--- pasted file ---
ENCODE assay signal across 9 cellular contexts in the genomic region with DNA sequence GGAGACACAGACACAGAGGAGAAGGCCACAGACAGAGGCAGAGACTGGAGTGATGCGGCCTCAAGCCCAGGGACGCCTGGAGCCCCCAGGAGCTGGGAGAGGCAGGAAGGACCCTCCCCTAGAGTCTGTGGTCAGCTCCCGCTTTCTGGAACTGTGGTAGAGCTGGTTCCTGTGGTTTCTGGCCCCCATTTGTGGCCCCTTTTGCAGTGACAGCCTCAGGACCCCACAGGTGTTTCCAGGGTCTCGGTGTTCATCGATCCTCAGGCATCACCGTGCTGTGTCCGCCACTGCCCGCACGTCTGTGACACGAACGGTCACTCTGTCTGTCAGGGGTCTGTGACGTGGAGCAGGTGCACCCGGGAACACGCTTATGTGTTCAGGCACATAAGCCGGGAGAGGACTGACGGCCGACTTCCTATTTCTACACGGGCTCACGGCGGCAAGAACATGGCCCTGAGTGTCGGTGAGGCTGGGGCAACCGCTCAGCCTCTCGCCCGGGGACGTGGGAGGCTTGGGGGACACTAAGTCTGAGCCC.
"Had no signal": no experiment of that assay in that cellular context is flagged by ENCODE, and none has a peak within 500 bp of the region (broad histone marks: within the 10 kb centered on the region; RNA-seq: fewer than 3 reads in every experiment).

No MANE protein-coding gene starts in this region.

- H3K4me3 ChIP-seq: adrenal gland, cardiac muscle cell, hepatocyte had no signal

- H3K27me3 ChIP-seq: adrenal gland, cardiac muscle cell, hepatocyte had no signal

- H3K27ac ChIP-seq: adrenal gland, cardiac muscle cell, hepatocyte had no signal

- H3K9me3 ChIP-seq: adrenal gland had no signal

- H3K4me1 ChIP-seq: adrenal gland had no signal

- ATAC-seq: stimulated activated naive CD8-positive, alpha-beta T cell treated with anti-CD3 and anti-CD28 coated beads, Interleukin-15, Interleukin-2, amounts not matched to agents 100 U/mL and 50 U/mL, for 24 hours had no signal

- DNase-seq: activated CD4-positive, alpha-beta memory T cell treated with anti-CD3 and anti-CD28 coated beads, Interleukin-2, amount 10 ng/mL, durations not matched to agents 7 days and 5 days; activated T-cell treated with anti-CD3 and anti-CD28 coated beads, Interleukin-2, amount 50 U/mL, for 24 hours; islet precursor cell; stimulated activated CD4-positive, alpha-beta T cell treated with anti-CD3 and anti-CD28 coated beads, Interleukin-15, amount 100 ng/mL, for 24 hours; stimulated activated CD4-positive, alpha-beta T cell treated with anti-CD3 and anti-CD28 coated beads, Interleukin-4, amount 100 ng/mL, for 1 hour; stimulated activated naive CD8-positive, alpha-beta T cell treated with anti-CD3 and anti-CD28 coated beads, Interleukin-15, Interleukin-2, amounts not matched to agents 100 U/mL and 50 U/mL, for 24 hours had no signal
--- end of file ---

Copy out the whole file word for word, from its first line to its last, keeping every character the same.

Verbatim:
ENCODE assay signal across 9 cellular contexts in the genomic region with DNA sequence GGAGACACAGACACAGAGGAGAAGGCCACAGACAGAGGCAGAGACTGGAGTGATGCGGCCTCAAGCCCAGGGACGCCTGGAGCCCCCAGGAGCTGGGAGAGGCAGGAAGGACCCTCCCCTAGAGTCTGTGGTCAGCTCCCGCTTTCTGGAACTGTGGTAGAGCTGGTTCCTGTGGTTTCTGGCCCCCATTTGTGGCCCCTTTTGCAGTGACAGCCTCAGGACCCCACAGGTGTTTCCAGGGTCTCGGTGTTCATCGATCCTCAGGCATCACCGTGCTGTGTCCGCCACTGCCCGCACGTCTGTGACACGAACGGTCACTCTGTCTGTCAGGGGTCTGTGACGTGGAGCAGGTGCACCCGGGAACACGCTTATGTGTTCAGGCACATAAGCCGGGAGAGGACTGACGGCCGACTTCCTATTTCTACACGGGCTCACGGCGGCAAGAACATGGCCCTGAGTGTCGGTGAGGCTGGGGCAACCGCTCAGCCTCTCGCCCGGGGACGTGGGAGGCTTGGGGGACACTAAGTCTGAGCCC.
"Had no signal": no experiment of that assay in that cellular context is flagged by ENCODE, and none has a peak within 500 bp of the region (broad histone marks: within the 10 kb centered on the region; RNA-seq: fewer than 3 reads in every experiment).

No MANE protein-coding gene starts in this region.

- H3K4me3 ChIP-seq: adrenal gland, cardiac muscle cell, hepatocyte had no signal

- H3K27me3 ChIP-seq: adrenal gland, cardiac muscle cell, hepatocyte had no signal

- H3K27ac ChIP-seq: adrenal gland, cardiac muscle cell, hepatocyte had no signal

- H3K9me3 ChIP-seq: adrenal gland had no signal

- H3K4me1 ChIP-seq: adrenal gland had no signal

- ATAC-seq: stimulated activated naive CD8-positive, alpha-beta T cell treated with anti-CD3 and anti-CD28 coated beads, Interleukin-15, Interleukin-2, amounts not matched to agents 100 U/mL and 50 U/mL, for 24 hours had no signal

- DNase-seq: activated CD4-positive, alpha-beta memory T cell treated with anti-CD3 and anti-CD28 coated beads, Interleukin-2, amount 10 ng/mL, durations not matched to agents 7 days and 5 days; activated T-cell treated with anti-CD3 and anti-CD28 coated beads, Interleukin-2, amount 50 U/mL, for 24 hours; islet precursor cell; stimulated activated CD4-positive, alpha-beta T cell treated with anti-CD3 and anti-CD28 coated beads, Interleukin-15, amount 100 ng/mL, for 24 hours; stimulated activated CD4-positive, alpha-beta T cell treated with anti-CD3 and anti-CD28 coated beads, Interleukin-4, amount 100 ng/mL, for 1 hour; stimulated activated naive CD8-positive, alpha-beta T cell treated with anti-CD3 and anti-CD28 coated beads, Interleukin-15, Interleukin-2, amounts not matched to agents 100 U/mL and 50 U/mL, for 24 hours had no signal